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The Gearboat Chronicles

Bikes and boats

Location, location, location has a lot to do with the property value of my old log house. It’s walking distance to Terminal Gravity Brew Pub, makers of the finest IPA in all the land. I’m guessing it’s 300 yards from my door to theirs.

Recently I saw Winding Waters Paul there, and somehow it came up that I had ridden my bike to the pub. Paul found that humorous. “You rode all the way here?” I believe is how he phrased it.

Yes, Paul. All three hundred yards. But, hey, I was supposed to be meeting someone and was running late. Every second counts.

So. Paul and Penny have been gone on vacation now that rafting season is winding down, and the activity they chose for their leisure time was to ride their bikes along the Oregon Coast. The entire coast. As in, Astoria, Oregon to Crescent City, California, where they will rent a car and drive back to their starting point.

Uhm . . . my three hundred yard bike ride striking Paul as humorous now makes sense to me. Pedaling the entire length of the Oregon shoreline, however, is not something that makes sense to me, as I’ve driven that route before and recall many sections that involve going uphill.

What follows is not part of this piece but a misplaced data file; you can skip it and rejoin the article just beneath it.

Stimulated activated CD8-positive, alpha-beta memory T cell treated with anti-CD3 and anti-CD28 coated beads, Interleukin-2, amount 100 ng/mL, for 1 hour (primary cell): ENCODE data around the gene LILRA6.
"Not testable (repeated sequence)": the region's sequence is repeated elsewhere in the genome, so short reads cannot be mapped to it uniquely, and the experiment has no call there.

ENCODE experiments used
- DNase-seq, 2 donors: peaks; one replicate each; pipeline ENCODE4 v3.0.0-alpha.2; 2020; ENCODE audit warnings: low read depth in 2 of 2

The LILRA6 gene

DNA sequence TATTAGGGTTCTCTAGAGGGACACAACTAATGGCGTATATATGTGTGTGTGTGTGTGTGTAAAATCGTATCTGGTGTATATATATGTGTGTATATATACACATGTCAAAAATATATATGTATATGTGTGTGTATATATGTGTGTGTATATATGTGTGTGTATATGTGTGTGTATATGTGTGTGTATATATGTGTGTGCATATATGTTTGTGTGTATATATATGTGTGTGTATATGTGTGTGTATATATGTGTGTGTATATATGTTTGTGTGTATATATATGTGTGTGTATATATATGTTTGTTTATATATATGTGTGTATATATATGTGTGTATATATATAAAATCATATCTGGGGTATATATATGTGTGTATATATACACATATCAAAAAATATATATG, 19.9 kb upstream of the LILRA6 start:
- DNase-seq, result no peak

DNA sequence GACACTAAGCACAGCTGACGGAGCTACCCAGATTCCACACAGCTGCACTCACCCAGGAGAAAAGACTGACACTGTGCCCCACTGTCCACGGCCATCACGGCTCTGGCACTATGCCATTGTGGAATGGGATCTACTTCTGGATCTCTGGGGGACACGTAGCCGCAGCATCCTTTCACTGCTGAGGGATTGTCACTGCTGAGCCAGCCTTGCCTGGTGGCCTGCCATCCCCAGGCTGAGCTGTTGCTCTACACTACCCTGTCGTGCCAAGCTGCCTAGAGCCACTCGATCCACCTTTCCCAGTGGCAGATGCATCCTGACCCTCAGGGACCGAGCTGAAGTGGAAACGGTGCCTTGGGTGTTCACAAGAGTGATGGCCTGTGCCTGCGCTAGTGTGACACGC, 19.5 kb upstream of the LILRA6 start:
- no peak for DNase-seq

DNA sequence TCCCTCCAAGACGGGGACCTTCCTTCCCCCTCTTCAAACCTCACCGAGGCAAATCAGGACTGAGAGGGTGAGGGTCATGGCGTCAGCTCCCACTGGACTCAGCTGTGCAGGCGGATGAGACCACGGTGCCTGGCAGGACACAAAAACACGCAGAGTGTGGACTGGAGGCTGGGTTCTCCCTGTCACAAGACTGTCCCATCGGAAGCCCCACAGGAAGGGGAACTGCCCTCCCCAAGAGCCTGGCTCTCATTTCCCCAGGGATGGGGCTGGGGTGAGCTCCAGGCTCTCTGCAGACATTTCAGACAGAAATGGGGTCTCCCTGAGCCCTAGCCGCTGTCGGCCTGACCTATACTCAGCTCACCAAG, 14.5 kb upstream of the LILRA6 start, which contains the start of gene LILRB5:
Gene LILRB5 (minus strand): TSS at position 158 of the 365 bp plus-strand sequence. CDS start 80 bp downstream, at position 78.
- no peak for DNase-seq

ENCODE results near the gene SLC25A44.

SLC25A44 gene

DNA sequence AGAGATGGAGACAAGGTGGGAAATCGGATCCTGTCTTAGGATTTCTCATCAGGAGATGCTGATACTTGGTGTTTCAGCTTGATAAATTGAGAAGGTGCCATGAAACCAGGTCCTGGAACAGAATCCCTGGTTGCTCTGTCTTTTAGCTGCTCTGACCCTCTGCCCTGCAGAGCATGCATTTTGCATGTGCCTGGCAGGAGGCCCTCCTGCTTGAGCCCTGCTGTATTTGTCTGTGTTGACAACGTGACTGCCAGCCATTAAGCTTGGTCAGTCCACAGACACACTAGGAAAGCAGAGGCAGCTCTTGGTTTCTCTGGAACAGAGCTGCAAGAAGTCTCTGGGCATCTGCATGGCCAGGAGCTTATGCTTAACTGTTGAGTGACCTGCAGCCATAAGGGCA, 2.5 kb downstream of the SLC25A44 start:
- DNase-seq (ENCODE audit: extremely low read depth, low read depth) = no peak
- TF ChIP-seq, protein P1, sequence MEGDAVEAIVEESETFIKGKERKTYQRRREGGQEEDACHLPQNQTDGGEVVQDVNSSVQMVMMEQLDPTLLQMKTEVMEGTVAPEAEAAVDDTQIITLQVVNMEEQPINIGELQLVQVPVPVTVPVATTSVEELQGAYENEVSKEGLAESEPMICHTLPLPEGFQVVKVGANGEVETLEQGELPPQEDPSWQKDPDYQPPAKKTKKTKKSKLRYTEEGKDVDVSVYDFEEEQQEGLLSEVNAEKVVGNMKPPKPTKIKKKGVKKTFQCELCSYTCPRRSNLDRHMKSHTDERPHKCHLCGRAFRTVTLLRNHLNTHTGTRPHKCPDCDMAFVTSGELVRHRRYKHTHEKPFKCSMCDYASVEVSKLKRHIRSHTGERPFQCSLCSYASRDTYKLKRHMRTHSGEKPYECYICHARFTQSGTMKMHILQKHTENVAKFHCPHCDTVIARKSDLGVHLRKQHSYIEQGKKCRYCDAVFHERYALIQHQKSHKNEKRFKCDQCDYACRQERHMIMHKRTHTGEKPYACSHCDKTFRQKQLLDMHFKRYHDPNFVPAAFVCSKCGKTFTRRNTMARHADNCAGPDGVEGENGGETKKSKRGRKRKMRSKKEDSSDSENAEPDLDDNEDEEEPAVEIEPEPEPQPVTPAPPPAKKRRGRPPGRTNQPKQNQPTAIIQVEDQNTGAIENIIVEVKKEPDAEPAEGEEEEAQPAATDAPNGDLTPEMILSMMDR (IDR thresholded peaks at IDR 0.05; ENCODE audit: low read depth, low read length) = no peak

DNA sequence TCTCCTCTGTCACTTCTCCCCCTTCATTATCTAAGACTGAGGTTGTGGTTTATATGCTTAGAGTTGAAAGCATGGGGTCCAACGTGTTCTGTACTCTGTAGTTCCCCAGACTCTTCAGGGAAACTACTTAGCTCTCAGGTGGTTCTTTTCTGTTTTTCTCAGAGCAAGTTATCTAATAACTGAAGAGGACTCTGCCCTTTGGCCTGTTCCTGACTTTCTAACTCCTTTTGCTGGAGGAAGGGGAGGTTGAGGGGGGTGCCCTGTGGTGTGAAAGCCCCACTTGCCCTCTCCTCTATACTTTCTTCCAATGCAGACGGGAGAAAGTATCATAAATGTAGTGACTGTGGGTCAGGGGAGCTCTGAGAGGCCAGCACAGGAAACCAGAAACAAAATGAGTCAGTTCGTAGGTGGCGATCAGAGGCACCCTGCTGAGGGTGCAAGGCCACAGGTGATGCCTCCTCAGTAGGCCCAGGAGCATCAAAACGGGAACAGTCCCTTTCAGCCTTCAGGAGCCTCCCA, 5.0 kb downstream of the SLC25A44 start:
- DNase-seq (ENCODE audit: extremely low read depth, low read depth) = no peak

But there must be something to this long distance bicycle riding, as all the cool kids are doing it. As evidence, follow this link to Steve Williamson’s bicycling site and look for his write-up of rafting with us this summer:


In other news, Morgan is up in the mountains right now catering the victuals for a bull trout survey crew. His kitchen gear and groceries are being packed in by mule. Which isn’t all that different, really, to his gear and groceries being packed up the beach by the gear boat crew. But still. I admire his versatility. I’m not sure I could adapt to cooking river food in the mountains. I mean, what do you call riveritas? Mountainitas just doesn’t have that ring about it.

Many of you met Patrick Baird this year, rowing the gear boat. He just got dropped off at the University of Oregon this past weekend for his freshman year at college. A university campus can be intimidating at first, but so is the big water in Hells Canyon, which I’ve seen him row. So I figure he’ll read the waters at college just fine.

And me? Well, my ship has come in. Literally. OK, not technically literally, as it’s not a ship. But my 26-foot sailboat has come in.

My dad had an inflatable cataraft that he upgraded from, and he didn’t want to fool around with selling his old one. So I said I’d try to find a buyer for his 14-foot pontoon boat.

And there I am, 300 yards from my home, sitting on the porch at TG, when the guy sitting next to me mentions he wants to buy a cataraft. Well, I’ll be darned, says I. I just happen to know where one is.

The long, arduous walk to my house gives him enough time to tell me about the sailboat he would like to find a home for. He takes a look at dad’s pontoon craft and says he’d like to trade. Shiver me timbers, yes. You’ve got a deal.

Needs some fixing up, true. But I lived aboard a smaller sailboat for a year that wasn’t as well-outfitted as this one. Now if I can just convince dad he needs a sailboat.